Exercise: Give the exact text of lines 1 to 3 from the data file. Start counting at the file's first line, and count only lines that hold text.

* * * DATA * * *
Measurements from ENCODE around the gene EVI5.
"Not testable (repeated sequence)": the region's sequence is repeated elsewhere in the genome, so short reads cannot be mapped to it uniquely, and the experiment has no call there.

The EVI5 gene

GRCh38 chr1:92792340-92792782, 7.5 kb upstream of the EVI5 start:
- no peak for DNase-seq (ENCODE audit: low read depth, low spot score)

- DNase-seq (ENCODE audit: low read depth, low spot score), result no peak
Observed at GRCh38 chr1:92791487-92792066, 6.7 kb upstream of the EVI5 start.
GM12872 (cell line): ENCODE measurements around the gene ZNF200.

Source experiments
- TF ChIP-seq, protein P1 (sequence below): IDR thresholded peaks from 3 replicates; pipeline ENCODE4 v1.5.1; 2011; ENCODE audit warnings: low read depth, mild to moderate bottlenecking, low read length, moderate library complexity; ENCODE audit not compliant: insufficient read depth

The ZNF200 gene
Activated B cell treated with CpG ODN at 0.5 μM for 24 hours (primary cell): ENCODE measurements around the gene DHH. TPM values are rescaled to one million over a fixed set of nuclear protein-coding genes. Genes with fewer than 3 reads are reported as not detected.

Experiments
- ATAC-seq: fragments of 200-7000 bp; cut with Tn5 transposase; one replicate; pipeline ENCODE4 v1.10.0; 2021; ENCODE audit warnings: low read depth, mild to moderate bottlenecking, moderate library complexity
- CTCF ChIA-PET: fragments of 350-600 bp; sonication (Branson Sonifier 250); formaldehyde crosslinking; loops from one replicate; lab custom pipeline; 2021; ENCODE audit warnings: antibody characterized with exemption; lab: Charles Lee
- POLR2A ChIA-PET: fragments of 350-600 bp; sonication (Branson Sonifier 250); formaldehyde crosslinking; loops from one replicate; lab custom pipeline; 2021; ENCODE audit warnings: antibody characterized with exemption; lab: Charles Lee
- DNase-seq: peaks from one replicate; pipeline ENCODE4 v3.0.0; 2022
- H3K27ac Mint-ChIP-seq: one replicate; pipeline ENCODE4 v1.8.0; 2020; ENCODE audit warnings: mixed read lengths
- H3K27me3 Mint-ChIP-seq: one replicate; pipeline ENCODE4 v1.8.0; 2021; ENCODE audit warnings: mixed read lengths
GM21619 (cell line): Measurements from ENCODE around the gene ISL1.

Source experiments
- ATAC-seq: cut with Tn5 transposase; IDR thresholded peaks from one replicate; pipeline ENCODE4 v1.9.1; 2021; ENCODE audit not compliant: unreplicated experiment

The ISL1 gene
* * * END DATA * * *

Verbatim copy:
Measurements from ENCODE around the gene EVI5.
"Not testable (repeated sequence)": the region's sequence is repeated elsewhere in the genome, so short reads cannot be mapped to it uniquely, and the experiment has no call there.

The EVI5 gene